Obelixx


Latest posts by Obelixx

Group 3 Clematis flowering too early

Posted: 16/05/2017 at 21:27

Try feeding it.  You can get specialist slow release clematis food or you can use pelleted chicken manure or rose fertiliser.  Give a generous dollop every spring.


For an instant tonic, try liquid tomato food which will encourage flowers.  As LG says, you'll need to deadhead to keep it flowering but if you like the fluffy seed heads, leave some to mature form aboot mid August.

Windy parking bay

Posted: 16/05/2017 at 18:27

Oops.  18"!   Roses and clems don't mind rain but don't want to drown either.  They are both gross feeders so good soil and a mulch of well-rotted garden compost and/or manure will see them right after planting and then every spring and autumn.

Poorly clematis triternata rubromarginata

Posted: 16/05/2017 at 18:25

The eco ones should be used sparingly and they don't cause the slug or snail to burst.  They burrow deep and stop eating so no sign it's worked other than no more damage..


Richard has a clematis nursery so I expect he has given the correct diagnosis, especially if your garden was subject to the recent strong, cold northerly blast from the Arctic.

Growing ornamental grasses in troughs

Posted: 16/05/2017 at 18:17

Pennisetum does not like cold winters or wet winters so be prepared to treat it as an annual that you replace each year - could get expensive.

Windy parking bay

Posted: 16/05/2017 at 18:13

If that is also your garden then think about some repeat flowering rambling roses to climb up and over it.  David Austin have a selection in white, yellow and pink.  I expect Malvern Hills and Lady of the Lake would do it nicely or a Rambling Rector or a Kiftsgate if you want something really big and don't mind single flowering followed by berries.   You could put one of the bigger clematis viticellas up thru it for later flower colour.


Just need to make very good planting holes at least 183/45cms away from the base of the wall so they are not in a rain shadow.

Hello Forkers - May Edition

Posted: 16/05/2017 at 18:09

I suggest you put in on the garden visits thread.

Sweet corn seeds,

Posted: 16/05/2017 at 17:29

I would sow them in modules indoors so you can keep an eye on them and protect them from rodents.

Hello Forkers - May Edition

Posted: 16/05/2017 at 17:27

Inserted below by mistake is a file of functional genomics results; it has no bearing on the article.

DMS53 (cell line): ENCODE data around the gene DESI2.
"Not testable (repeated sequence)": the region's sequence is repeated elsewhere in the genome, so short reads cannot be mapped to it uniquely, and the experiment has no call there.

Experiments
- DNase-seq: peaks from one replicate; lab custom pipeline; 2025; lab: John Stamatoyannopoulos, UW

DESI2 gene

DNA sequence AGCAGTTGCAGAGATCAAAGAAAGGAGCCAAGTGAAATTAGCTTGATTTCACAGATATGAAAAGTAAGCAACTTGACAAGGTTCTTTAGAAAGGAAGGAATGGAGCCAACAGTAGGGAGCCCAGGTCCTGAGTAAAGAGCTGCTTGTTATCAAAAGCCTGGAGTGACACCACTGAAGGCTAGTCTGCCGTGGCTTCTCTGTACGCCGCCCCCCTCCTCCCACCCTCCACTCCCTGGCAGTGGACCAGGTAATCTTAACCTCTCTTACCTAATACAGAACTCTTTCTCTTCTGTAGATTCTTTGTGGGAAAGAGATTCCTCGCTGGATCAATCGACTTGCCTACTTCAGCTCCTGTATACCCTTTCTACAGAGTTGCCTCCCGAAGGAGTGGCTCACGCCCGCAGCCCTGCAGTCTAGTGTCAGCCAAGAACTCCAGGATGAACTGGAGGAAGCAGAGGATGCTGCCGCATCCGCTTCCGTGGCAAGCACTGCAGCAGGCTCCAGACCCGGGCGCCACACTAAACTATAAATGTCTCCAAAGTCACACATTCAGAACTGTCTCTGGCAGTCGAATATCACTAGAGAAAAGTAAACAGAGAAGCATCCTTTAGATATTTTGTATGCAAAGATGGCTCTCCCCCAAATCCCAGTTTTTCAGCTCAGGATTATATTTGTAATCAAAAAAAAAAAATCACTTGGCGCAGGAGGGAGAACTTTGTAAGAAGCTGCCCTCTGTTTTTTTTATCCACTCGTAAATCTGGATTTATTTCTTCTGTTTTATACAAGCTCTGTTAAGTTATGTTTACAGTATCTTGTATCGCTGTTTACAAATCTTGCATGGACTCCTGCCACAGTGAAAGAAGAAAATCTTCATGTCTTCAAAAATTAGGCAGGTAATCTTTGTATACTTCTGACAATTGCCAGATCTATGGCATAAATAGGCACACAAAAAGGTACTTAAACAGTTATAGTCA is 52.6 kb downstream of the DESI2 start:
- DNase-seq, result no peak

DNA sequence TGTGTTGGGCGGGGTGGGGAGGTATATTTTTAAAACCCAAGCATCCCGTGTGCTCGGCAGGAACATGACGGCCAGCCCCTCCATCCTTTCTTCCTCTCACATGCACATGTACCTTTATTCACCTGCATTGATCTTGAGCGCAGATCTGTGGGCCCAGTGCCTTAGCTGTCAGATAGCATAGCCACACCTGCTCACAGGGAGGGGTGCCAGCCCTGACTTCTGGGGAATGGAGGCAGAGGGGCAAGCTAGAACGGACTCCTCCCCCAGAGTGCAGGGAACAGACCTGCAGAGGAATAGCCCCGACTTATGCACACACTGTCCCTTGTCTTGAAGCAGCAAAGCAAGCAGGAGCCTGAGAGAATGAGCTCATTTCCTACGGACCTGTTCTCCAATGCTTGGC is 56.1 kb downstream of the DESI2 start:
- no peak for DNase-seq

A herb table sounds like a great idea and I'll be doing something similar for the shade loving herbs as our terrace is on the north side of the house and just by the kitchen door so very handy.   The new, sunny herb bed will be handy for summer BBQs and easy to get to when I need it in winter.

Poorly clematis triternata rubromarginata

Posted: 16/05/2017 at 17:24

I have grown all sorts of clematis successfully in ceramic pots and also plastic - getting them ready for life in the ground and, lately, for moving to a new garden.   They are all still there waiting to be planted and not wilting at all tho in full sun in 32C today.  The only one in trouble is a young one from last spring that has been "pruned" by snails but is now showing signs of regrowth.


I wonder if maybe yours got frosted recently or if you have a naughty slug or snail or 3 that are chewing the stems at the base.  Both would cause wilting.   Try some slug pellets or going out after dark witha torch and picking them off or both methods to be sure.   If the root system is healthy it should recover.

van Meuwen

Posted: 16/05/2017 at 16:03

The plants should have come with care instructions but it is also common sense to pot on teeny plants till big enough to cope both with weather and competition and also to know or research enough about what you've ordered to know what to do with things like corms and bulbs and bare-rooted plants.  


I reckon the problem is 50/50 but worth a polite complaint to the supplier to ask for replacements and also care instructions plus a delivery schedule if they won't offer a refund.

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